National Income is a Flow Concept: It represents a given amount of aggregate production per unit of time, conventionally represented by one year. Thus, national income usually relates to a particular year and indicates the output during that year. National income represents the aggregate value of final products rather than the total value of all kinds of products produced in the economy. The insistence on final goods and services is simply to make sure that we do not double count National Aggregates (Important Concepts)

Measurement and Analysis, National Income

For the purpose of measurement and analysis, national income can be viewed as an aggregate of various component flows. Generally these component flows represent the inter-sectoral transactions which describe the broad structure of the economic system. Accordingly, there exist several measures of aggregate incomes varying in their scope and coverage To begin with let us consider the most comprehensive and broad-based measure of aggregate income widely known as Gross National Product at market prices or GNPMP. It shows the market value of the aggregate final product before the deduction of provisions for the consumption of fixed capital. attributable to the factors of production supplied by the normal residents of a country. Two important words are "gross" and "national" Similarly the phrase "at market prices" is also significant because it specifies the criterion of valuation. The main alternatives to these three specifications are 'net', 'domestic and at factor cost.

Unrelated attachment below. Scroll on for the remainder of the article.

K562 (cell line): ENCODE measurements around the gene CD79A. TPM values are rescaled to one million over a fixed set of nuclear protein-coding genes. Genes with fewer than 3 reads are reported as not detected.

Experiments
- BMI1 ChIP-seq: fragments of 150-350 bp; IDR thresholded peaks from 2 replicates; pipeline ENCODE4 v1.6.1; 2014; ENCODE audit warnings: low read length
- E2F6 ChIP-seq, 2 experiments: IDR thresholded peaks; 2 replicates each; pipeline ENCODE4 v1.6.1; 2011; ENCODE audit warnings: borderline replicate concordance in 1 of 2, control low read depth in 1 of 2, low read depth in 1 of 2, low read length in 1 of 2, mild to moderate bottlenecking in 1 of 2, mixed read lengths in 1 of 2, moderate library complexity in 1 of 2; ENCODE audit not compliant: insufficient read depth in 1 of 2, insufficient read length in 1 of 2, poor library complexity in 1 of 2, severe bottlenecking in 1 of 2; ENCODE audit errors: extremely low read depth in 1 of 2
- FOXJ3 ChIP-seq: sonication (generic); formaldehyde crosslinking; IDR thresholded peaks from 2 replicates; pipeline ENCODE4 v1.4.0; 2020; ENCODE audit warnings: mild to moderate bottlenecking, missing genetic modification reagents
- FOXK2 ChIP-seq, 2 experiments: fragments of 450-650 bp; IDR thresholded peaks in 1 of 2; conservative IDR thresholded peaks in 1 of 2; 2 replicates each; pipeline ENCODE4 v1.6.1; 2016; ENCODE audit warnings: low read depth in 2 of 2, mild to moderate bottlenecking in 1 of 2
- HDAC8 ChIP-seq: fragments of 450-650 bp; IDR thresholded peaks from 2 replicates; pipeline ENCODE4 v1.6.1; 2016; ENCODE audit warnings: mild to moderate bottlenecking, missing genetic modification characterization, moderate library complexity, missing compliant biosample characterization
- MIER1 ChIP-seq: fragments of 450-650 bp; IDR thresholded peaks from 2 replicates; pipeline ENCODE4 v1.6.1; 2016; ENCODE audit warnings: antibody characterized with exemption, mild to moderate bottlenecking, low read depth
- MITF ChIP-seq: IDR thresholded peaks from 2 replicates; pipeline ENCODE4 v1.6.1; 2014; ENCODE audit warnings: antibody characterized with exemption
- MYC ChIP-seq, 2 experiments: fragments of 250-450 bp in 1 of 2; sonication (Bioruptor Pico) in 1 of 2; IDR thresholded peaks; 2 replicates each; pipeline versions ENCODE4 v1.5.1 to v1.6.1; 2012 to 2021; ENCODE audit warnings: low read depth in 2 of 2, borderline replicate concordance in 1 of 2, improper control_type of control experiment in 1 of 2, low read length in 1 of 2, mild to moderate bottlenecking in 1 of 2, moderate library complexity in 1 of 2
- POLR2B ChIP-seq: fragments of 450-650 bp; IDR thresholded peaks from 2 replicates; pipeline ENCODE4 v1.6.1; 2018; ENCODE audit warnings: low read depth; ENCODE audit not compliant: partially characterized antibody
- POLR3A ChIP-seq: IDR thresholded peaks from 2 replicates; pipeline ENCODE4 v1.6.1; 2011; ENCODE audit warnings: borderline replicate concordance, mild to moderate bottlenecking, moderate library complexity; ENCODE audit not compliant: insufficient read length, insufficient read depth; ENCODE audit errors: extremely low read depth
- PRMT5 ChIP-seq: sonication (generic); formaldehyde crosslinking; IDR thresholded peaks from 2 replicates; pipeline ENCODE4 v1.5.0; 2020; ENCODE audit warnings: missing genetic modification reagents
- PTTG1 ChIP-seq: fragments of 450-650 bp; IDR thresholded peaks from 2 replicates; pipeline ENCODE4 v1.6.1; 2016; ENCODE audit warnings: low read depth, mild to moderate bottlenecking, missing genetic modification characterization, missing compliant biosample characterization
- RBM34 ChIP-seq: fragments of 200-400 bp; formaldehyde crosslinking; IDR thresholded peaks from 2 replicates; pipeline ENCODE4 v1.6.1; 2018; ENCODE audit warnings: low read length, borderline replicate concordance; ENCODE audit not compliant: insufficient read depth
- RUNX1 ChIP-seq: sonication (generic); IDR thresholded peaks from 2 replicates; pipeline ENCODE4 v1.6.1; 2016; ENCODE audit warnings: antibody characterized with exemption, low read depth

Gross and Net Concepts

Gross emphasises that no allowance for capital consumption has been made or that depreciation has yet to be deducted. Net indicates that provision for capital consumption has already been made or that depreciation has already been deducted. Thus, the difference between the gross aggregate and the net aggregate is depreciation ie,
GNP at market price/factor cost=NNP at market price factor+ depreciation

National and Domestic Concepts